This MERSOWG Meeting was even more exciting than the last one! Opportunity was getting really close to Endeavour Crater after traveling towards it for three years. This time, according to the Chair of the meeting, around 30 people were attending the teleconference, instead of the usual 6-7! Because the rover was getting so close to this incredibly large crater, there was a lot that the MER team wanted to do, from taking pictures and videos to taking data and navigating towards the rim of the crater. Now keep in mind that after taking these images/videos/data, the rover also has to transmit the data to a Mars orbiter, which then transmits that data to the Earth. It took a lot of discussion and arguing for the team to decide on what tasks the rover would do and in what order it would do them. That was really cool to hear, because each team member seemed to have a valid scientific reason for wanting to one thing instead of another! And today, Opportunity actually reached the rim of the crater. Isn’t that exciting?! :)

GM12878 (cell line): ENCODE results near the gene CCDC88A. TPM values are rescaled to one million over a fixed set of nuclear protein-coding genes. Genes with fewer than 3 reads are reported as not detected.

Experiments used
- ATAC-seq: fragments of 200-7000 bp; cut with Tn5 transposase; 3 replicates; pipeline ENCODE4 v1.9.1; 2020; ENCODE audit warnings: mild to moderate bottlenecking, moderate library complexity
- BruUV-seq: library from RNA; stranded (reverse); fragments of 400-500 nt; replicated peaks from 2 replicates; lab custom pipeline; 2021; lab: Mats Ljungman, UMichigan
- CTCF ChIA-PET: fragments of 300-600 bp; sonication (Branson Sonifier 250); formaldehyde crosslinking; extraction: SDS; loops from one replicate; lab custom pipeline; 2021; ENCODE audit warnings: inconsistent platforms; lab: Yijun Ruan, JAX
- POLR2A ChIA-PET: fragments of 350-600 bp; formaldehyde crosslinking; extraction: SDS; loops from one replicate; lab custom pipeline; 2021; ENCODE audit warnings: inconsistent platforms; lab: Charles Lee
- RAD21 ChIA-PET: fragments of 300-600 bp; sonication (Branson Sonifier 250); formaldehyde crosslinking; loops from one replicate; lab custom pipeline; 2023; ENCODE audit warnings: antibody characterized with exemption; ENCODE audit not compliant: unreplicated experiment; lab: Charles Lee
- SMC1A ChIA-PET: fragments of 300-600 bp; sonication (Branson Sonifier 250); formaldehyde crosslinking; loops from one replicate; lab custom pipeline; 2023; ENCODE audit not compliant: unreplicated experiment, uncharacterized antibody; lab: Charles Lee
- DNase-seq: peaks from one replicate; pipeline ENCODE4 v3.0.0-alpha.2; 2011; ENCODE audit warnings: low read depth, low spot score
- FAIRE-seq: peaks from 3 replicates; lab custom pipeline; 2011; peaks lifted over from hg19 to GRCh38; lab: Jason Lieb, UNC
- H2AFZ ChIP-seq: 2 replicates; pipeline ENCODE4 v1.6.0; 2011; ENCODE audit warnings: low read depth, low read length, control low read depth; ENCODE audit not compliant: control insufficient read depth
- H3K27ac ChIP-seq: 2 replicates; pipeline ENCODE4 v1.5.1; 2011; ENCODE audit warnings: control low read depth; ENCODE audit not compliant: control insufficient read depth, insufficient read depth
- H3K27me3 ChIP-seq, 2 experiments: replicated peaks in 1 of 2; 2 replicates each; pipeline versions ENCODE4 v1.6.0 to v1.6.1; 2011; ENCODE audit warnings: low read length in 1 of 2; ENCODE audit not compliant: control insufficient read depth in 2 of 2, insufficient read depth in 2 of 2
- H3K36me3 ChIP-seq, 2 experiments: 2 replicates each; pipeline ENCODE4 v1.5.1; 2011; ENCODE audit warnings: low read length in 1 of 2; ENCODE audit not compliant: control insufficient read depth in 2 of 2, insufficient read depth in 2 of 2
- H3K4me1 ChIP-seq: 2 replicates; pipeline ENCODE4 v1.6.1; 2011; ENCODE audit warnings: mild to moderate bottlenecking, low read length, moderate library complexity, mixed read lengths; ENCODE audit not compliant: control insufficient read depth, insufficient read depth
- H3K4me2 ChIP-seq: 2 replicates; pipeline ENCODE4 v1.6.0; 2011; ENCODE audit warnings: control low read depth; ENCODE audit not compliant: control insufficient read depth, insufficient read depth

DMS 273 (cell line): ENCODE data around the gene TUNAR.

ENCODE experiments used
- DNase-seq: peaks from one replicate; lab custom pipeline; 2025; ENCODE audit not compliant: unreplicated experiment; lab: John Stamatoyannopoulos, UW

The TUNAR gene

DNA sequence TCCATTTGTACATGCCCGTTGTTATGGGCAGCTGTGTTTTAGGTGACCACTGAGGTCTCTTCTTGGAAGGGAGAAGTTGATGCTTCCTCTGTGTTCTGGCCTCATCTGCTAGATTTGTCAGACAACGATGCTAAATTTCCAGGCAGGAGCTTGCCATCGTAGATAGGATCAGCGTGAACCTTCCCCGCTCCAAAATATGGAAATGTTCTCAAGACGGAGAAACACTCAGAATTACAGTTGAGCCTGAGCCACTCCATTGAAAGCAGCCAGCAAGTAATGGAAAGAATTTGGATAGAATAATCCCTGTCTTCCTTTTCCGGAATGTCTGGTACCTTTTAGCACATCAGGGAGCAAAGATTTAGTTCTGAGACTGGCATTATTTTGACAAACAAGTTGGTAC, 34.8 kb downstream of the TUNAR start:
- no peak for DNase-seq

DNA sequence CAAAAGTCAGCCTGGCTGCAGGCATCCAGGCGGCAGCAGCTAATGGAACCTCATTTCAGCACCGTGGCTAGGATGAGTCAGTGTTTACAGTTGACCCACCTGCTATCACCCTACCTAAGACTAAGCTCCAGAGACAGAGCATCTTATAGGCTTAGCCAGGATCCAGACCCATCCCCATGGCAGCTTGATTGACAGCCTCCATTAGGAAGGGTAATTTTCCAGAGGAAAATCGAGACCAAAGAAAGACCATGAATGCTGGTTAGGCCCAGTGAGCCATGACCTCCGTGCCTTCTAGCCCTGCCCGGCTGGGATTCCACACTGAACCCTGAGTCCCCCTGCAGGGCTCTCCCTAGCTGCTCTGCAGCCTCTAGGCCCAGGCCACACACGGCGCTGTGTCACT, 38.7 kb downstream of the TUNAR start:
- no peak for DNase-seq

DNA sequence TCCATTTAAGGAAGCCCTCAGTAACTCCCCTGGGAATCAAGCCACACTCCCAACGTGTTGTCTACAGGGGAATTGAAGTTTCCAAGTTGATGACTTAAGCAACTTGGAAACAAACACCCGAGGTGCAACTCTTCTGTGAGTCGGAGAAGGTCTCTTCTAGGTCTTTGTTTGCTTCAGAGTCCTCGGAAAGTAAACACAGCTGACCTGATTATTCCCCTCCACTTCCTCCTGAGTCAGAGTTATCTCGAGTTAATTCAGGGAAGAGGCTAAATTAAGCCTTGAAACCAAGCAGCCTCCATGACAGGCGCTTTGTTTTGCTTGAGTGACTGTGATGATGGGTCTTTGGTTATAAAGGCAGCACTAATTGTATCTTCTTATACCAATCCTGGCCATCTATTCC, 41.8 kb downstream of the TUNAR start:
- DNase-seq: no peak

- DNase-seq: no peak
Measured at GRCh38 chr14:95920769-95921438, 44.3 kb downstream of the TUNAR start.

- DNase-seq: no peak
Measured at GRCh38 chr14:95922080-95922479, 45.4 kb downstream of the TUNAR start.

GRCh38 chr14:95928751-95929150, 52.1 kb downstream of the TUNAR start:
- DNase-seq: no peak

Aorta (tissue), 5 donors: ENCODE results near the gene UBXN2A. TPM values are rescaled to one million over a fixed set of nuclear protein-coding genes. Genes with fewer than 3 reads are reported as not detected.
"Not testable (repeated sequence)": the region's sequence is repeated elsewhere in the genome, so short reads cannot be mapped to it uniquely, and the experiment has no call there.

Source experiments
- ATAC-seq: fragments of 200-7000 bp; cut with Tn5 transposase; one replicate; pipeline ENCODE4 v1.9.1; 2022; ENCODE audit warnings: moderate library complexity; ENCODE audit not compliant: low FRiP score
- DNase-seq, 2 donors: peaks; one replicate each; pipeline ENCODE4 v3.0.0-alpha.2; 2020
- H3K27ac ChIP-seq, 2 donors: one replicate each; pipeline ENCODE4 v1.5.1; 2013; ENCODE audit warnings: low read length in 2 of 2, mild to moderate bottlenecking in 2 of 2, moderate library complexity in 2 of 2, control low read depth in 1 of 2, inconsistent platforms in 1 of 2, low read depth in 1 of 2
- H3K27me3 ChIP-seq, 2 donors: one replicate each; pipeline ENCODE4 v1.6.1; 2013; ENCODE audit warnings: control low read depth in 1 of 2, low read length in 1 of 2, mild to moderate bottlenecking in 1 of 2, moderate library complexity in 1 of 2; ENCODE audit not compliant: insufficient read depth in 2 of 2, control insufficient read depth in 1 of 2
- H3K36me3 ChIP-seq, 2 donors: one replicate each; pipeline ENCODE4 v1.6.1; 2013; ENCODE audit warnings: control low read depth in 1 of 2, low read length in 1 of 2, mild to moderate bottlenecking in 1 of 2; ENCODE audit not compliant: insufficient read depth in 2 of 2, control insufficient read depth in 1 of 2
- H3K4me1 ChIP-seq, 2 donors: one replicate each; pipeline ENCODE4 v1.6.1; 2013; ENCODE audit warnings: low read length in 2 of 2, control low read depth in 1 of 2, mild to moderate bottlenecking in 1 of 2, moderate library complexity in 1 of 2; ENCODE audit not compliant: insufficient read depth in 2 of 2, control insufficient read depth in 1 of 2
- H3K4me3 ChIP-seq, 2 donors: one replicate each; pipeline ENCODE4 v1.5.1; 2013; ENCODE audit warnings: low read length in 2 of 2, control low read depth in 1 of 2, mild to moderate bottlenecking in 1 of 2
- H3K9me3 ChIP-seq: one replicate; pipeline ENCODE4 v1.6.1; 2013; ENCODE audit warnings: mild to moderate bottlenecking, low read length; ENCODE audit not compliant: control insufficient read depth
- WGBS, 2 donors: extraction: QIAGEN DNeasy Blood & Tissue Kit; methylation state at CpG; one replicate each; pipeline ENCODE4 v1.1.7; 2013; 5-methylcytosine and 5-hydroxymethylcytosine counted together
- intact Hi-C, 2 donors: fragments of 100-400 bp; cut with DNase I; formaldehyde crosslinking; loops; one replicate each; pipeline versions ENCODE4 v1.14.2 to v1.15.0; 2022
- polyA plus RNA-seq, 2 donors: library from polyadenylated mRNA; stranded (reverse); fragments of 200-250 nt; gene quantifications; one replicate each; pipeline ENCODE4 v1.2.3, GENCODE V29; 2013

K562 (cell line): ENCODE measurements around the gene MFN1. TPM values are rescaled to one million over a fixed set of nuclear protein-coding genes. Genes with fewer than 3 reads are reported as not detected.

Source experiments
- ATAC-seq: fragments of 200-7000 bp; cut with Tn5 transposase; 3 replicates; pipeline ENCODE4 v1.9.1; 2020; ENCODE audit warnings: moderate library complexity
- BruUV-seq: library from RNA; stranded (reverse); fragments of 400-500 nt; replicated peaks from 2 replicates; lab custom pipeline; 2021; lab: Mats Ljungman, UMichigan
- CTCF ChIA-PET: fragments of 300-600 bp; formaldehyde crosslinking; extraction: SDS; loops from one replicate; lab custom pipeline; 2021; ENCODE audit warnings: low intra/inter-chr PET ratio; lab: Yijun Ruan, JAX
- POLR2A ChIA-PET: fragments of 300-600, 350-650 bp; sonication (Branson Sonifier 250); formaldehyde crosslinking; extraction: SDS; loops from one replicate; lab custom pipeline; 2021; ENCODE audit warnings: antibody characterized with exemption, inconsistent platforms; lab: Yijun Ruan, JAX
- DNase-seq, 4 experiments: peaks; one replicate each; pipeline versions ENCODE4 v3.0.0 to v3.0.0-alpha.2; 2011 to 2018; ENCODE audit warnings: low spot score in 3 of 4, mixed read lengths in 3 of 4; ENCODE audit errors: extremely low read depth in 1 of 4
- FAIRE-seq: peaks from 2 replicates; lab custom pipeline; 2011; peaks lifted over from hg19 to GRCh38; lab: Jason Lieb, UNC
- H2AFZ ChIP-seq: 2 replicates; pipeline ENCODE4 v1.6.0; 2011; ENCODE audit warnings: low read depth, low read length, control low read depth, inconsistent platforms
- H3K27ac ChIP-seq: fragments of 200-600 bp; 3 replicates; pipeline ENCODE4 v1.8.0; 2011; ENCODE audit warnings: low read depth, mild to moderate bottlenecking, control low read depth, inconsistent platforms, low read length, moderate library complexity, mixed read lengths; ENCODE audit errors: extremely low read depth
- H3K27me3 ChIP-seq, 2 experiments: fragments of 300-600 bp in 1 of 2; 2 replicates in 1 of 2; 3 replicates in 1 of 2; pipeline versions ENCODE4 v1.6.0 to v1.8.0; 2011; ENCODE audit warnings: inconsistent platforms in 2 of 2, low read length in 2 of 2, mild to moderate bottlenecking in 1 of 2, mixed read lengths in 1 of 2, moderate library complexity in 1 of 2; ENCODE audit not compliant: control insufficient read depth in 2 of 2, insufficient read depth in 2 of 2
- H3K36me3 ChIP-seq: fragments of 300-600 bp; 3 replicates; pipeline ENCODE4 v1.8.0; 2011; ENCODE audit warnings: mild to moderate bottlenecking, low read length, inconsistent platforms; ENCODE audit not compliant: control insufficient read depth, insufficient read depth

Guess what! During this meeting, the team even named a crater! Well, they joked about it being more of a “dimple” than a crater, but still! The theme they used was “Ships of Exploration.” Some of the famous ones they’ve used so far:EnduranceCrater andEagleCrater.To learn more about the naming conventions, readthis article.
So on Friday, they named the dimple “Jolbe” …at least that’s what I heard over the not-so-clear telecon speaker. I tried searching for it on google, but couldn’t find anything. So if you’ve heard of a famous ship of exploration that sounds like “Jolbe,” comment on this post! :) Afterwards, we actually got to see the operations center, from where commands are sent to the rover.